The latest report on Ridgeland Common authoritatively declares the facility physically and functionally obsolete. The roof leaks. Hot water rarely makes it all the way to the showers in the hockey team rooms. The lobby where skaters put on their skates is so cramped that getting on the ice for public skate sessions is like running a gauntlet.

The pool is fine for lap swimmers and competitions, but doesn’t do much for anybody else except get them wet. Ballfield lights are barely bright enough to make nighttime play feasible. The dog park floods. Indoor soccer is better now that the duct-taped Astroturf has been replaced, but without air-conditioning, things get pretty steamy.

The Ridgeland Common Existing Conditions study distinguishes between physical and functional obsolescence. Physical obsolescence means a place is old, tired and just not working right as a physical structure. We can fix it with enough money and maintenance. Functional obsolescence says even if a building operated as new, it still wouldn’t serve the needs of the users.

Oak Parkers have gotten more than their money’s worth out of Ridgeland Common. Every additional year the rink opens is one more than anybody expected when they put the walls and roof over the existing outdoor rink. Ridgeland was in dire shape when the Citizen Infrastructure Study Committee looked at it in 2002 and has not gotten better since.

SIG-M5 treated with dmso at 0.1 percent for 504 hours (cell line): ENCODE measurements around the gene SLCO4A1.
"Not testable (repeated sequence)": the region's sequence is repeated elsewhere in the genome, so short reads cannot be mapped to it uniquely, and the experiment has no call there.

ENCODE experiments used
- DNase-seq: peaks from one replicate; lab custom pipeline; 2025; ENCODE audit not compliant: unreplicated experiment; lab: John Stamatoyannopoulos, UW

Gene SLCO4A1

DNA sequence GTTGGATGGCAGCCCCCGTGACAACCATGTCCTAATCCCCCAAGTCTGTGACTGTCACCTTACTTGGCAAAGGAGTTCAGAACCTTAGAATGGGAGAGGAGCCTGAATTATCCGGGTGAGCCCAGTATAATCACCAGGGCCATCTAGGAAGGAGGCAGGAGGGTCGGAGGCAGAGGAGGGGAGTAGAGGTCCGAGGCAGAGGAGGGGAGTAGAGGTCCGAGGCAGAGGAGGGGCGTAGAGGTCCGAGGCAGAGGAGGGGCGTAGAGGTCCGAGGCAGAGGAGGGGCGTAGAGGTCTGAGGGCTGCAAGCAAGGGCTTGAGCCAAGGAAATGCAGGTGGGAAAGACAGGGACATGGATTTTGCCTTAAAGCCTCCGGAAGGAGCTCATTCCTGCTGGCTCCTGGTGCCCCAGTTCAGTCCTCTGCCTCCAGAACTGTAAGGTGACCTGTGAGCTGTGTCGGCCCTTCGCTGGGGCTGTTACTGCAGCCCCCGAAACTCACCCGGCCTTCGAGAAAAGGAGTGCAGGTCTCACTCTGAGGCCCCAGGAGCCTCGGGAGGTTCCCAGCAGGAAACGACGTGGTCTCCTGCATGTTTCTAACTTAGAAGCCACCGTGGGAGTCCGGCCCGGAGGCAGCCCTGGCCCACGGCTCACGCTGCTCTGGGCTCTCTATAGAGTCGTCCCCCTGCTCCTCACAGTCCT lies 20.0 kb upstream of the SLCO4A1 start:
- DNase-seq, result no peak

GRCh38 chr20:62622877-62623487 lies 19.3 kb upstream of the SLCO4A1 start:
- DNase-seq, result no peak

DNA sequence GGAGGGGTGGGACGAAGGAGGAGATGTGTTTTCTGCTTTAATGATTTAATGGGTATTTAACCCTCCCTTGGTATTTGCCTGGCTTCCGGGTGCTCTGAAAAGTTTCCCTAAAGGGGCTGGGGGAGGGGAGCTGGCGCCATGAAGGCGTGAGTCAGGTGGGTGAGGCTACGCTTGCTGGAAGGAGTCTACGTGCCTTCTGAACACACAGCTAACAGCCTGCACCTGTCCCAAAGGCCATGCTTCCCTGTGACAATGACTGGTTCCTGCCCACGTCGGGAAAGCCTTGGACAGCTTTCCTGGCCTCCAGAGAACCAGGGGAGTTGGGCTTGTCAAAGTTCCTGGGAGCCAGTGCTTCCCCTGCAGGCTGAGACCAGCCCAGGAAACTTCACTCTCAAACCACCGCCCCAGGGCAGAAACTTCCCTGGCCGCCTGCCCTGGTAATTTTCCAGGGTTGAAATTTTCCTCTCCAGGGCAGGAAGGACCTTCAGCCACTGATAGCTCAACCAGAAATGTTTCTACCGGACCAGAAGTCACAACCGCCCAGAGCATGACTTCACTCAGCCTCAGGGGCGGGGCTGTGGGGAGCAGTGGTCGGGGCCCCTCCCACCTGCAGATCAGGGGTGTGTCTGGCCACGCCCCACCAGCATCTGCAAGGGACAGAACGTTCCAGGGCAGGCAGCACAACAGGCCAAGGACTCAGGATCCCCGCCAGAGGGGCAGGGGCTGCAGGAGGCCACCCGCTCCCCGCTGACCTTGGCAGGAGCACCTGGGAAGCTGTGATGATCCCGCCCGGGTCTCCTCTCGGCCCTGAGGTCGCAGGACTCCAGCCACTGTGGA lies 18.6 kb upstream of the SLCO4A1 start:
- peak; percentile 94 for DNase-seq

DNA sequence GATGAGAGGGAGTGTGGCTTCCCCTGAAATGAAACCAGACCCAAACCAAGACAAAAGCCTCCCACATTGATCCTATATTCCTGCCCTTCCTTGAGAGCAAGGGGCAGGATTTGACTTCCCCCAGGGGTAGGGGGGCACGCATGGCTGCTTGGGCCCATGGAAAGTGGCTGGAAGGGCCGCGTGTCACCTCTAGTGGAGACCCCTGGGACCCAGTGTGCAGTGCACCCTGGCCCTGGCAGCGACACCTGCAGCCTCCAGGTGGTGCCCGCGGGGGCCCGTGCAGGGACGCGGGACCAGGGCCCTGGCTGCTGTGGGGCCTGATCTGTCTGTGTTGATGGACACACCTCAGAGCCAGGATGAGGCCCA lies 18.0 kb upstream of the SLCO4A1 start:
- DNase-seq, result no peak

As a community, we need to decide if spending $10 million on the tired, old place is worth the money. Considering how many people use the facility year-round, shutting it down is out of the question, but it’s a real possibility if a major system fails.

A far better option is saving that cash and putting it toward a new facility that can meet the recreation needs of the community well into the future. There are partners out there who can come together and make this happen in a way that doesn’t drive up taxes. It will take some creative thinking, some community fundraising and some solid planning, but Oak Park can once again claim Ridgeland Common as a jewel in our community crown.

David Kindler
Oak Park

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